QUEENSLAND Police Service (QPS) Commissioner Katarina Carroll was on the Tablelands recently to speak with officers on what her plans are moving forward for the state and the region and how it will help effectively combat crime.
Commissioner Carroll outlined a few key areas which she feels are having the greatest negative impact on Queenslanders, with domestic violence, mental health, youth justice and drug use of greatest concern.
“Domestic violence has been a real problem, with cases becoming more frequent in recent years,” she said.
“And with the delays that can be experienced with officers attending incidents, the use of body cameras to interview victims rather than written statements could prove far more effective in court proceedings.
“It cuts down red tape and I am confident it will be of enormous benefit to both the victims and QPS.”
As it relates to mental health, youth justice and drug use, the interconnection of those societal problems are ones Commissioner Carroll aims to address immediately.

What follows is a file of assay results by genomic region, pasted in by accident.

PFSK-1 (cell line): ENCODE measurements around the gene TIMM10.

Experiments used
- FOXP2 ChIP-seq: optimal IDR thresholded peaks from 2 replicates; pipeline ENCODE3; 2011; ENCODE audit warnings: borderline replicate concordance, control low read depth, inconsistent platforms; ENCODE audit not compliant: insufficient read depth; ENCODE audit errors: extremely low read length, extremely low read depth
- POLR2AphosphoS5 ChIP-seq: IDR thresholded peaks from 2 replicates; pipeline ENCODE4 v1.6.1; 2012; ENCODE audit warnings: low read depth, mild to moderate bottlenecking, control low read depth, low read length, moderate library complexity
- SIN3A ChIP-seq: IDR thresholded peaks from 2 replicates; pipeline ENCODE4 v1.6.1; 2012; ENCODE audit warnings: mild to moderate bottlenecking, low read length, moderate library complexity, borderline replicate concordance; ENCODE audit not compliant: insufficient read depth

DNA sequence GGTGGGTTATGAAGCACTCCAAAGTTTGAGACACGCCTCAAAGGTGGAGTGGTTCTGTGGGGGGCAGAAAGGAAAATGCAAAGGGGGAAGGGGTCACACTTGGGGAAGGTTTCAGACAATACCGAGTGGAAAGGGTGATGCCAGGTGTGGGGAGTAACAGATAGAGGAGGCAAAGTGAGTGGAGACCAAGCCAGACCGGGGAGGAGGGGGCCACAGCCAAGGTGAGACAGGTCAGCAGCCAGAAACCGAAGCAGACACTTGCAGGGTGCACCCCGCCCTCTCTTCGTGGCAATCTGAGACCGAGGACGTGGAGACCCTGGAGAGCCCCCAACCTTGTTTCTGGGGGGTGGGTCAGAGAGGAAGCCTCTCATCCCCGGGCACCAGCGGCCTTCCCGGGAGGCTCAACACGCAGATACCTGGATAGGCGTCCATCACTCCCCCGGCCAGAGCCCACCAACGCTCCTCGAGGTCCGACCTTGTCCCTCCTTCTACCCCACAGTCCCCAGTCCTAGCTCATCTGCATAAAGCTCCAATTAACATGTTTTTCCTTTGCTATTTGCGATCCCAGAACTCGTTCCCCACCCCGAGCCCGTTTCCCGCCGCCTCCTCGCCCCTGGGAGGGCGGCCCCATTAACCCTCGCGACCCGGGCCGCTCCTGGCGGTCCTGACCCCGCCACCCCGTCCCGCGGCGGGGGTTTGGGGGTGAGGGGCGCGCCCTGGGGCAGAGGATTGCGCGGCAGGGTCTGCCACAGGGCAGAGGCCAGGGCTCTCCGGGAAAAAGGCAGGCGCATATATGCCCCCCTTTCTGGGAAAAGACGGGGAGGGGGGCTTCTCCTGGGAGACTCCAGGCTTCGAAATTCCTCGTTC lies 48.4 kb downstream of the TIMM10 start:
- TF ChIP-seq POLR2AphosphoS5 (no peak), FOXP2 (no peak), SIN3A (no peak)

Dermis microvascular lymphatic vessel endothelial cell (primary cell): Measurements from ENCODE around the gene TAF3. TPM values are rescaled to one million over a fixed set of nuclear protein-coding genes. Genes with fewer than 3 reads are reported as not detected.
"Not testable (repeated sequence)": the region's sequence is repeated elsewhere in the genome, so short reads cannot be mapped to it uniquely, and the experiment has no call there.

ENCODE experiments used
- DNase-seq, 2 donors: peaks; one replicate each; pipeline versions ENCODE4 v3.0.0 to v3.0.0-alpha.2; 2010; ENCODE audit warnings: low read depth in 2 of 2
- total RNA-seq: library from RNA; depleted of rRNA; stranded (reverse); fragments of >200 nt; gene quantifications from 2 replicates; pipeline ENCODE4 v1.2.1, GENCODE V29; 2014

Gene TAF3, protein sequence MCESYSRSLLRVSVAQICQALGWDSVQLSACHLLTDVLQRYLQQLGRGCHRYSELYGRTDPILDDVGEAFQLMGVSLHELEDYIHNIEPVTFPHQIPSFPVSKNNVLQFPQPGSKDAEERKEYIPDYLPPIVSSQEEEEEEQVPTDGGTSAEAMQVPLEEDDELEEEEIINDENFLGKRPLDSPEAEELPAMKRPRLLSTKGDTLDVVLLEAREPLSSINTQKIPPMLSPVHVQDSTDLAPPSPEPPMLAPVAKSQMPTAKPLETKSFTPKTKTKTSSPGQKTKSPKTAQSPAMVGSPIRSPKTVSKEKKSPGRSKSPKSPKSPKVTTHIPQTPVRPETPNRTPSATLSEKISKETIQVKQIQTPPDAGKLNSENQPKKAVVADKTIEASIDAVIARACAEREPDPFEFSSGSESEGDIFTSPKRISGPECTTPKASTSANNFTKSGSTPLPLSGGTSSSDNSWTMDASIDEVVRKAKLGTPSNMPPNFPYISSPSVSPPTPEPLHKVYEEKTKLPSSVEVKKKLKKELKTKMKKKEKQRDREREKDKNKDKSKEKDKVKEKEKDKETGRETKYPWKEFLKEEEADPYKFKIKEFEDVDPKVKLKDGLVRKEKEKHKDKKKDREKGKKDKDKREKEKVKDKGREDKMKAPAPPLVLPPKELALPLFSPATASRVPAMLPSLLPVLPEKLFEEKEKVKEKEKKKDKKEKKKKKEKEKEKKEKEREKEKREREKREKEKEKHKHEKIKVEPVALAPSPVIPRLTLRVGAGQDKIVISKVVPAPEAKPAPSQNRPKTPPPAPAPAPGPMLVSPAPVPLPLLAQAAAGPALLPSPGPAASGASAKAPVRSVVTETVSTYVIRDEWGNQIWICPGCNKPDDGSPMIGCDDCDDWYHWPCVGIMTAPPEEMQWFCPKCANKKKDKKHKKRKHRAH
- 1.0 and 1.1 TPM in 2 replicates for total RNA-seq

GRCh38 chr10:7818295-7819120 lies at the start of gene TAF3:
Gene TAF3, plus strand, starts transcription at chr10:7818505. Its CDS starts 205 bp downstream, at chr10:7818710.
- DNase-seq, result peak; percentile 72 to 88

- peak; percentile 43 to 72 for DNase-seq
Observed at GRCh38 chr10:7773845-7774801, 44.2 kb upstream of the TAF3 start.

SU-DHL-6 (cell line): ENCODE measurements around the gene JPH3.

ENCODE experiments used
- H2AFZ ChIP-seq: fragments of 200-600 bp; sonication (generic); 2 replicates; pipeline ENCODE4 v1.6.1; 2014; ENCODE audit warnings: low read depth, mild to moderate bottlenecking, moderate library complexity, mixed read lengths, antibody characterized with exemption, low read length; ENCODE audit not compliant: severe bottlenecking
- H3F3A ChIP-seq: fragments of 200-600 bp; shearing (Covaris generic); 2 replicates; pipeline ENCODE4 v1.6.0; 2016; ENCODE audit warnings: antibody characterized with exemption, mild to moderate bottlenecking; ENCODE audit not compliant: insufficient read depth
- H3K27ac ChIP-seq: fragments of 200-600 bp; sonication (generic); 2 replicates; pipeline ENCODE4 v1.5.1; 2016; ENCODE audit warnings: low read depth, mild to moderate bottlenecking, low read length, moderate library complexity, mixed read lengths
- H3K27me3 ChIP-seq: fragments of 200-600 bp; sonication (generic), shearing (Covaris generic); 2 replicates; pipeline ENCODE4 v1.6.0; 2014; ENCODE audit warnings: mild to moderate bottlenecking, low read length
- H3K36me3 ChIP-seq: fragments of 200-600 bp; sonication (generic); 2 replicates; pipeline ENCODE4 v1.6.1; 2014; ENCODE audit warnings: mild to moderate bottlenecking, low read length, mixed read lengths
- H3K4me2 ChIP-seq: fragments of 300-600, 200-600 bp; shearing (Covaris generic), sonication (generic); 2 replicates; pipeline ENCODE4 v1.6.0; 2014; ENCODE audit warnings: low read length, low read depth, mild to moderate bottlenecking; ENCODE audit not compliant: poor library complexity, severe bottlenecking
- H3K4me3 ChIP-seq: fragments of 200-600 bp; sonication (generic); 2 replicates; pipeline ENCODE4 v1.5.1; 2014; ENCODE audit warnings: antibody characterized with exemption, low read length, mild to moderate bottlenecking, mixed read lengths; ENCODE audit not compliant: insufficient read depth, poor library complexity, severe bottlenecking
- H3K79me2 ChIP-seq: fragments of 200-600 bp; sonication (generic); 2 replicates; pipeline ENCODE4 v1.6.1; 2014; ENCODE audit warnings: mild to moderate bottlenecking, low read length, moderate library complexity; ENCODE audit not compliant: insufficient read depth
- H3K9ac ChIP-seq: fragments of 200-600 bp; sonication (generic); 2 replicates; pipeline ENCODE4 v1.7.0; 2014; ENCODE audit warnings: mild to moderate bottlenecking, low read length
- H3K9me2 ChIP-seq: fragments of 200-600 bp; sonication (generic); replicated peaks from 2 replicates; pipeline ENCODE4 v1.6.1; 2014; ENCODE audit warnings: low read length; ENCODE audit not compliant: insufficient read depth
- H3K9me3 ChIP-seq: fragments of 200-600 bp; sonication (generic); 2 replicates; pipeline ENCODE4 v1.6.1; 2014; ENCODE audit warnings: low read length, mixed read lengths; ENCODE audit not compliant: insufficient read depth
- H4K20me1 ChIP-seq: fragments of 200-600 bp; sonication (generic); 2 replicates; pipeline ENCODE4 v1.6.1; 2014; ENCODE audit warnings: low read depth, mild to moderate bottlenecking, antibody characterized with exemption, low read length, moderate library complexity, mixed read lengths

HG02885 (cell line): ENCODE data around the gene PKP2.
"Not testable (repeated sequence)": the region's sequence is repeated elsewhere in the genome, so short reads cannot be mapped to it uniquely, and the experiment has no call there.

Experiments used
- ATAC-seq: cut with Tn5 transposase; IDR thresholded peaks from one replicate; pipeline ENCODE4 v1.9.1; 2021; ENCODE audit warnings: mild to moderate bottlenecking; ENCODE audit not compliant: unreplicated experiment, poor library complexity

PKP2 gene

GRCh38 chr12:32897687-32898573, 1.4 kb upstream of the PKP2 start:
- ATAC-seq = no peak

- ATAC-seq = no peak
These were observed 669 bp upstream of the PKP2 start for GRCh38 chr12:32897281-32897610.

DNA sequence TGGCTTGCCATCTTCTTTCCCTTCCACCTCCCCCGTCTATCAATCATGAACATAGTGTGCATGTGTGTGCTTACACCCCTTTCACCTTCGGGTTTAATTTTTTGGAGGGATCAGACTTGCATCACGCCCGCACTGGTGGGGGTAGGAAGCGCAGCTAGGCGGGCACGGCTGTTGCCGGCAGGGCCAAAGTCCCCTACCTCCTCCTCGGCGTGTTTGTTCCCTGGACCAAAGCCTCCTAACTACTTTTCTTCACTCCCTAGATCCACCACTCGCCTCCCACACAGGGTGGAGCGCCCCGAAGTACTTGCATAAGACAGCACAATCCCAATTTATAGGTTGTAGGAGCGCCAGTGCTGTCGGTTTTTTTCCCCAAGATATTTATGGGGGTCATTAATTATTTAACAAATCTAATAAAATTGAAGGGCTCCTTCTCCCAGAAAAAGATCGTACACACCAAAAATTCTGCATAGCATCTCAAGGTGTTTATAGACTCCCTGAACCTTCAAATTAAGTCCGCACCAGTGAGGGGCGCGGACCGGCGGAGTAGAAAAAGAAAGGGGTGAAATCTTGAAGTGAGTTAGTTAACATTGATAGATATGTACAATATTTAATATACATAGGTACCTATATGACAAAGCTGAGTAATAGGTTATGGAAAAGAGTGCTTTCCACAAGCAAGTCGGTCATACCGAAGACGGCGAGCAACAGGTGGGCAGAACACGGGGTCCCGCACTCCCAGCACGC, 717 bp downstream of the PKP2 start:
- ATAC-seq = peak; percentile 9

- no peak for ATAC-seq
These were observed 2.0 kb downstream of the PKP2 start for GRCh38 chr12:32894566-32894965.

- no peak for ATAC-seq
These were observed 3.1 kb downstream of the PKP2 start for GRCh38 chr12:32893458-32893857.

“Of the kids in care, in 40 per cent of cases their parents are on ice,” she said.
“So in my role it’s not solely about crime prevention, it’s also about working with the necessary agencies to ensure we address mental health and treat it with the seriousness it deserves.”
Being from Mareeba originally herself, she knows firsthand the problems specific to this region; however she noted that Inspector Russell Rhodes and the Tablelands Patrol Group are doing a fantastic job keeping the community safe.
“Russell and the officers here on the Tablelands have a great system in place here, so I want to take this opportunity to thank them and I’m confident they’ll continue to keep up the good work,” she said.